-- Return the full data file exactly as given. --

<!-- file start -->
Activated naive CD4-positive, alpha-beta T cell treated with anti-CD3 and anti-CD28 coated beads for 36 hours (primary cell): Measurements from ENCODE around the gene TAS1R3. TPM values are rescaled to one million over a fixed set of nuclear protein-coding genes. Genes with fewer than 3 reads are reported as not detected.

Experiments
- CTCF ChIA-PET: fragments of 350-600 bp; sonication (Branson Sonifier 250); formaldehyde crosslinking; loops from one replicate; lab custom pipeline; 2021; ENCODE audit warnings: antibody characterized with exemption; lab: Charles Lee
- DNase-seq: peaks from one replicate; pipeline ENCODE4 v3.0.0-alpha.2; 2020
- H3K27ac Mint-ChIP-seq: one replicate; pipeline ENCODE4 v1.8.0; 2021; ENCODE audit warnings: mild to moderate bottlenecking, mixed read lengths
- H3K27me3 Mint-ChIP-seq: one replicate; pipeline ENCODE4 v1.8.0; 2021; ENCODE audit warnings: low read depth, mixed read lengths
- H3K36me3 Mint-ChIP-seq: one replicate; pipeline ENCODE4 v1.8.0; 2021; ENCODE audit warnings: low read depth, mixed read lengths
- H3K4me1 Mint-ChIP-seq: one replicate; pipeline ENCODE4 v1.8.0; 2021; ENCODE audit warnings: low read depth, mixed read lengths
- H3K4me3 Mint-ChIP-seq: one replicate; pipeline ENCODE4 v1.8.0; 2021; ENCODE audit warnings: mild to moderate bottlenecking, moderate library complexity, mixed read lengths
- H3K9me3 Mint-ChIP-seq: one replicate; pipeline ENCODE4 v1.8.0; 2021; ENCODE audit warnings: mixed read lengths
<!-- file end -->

Activated naive CD4-positive, alpha-beta T cell treated with anti-CD3 and anti-CD28 coated beads for 36 hours (primary cell): Measurements from ENCODE around the gene TAS1R3. TPM values are rescaled to one million over a fixed set of nuclear protein-coding genes. Genes with fewer than 3 reads are reported as not detected.

Experiments
- CTCF ChIA-PET: fragments of 350-600 bp; sonication (Branson Sonifier 250); formaldehyde crosslinking; loops from one replicate; lab custom pipeline; 2021; ENCODE audit warnings: antibody characterized with exemption; lab: Charles Lee
- DNase-seq: peaks from one replicate; pipeline ENCODE4 v3.0.0-alpha.2; 2020
- H3K27ac Mint-ChIP-seq: one replicate; pipeline ENCODE4 v1.8.0; 2021; ENCODE audit warnings: mild to moderate bottlenecking, mixed read lengths
- H3K27me3 Mint-ChIP-seq: one replicate; pipeline ENCODE4 v1.8.0; 2021; ENCODE audit warnings: low read depth, mixed read lengths
- H3K36me3 Mint-ChIP-seq: one replicate; pipeline ENCODE4 v1.8.0; 2021; ENCODE audit warnings: low read depth, mixed read lengths
- H3K4me1 Mint-ChIP-seq: one replicate; pipeline ENCODE4 v1.8.0; 2021; ENCODE audit warnings: low read depth, mixed read lengths
- H3K4me3 Mint-ChIP-seq: one replicate; pipeline ENCODE4 v1.8.0; 2021; ENCODE audit warnings: mild to moderate bottlenecking, moderate library complexity, mixed read lengths
- H3K9me3 Mint-ChIP-seq: one replicate; pipeline ENCODE4 v1.8.0; 2021; ENCODE audit warnings: mixed read lengths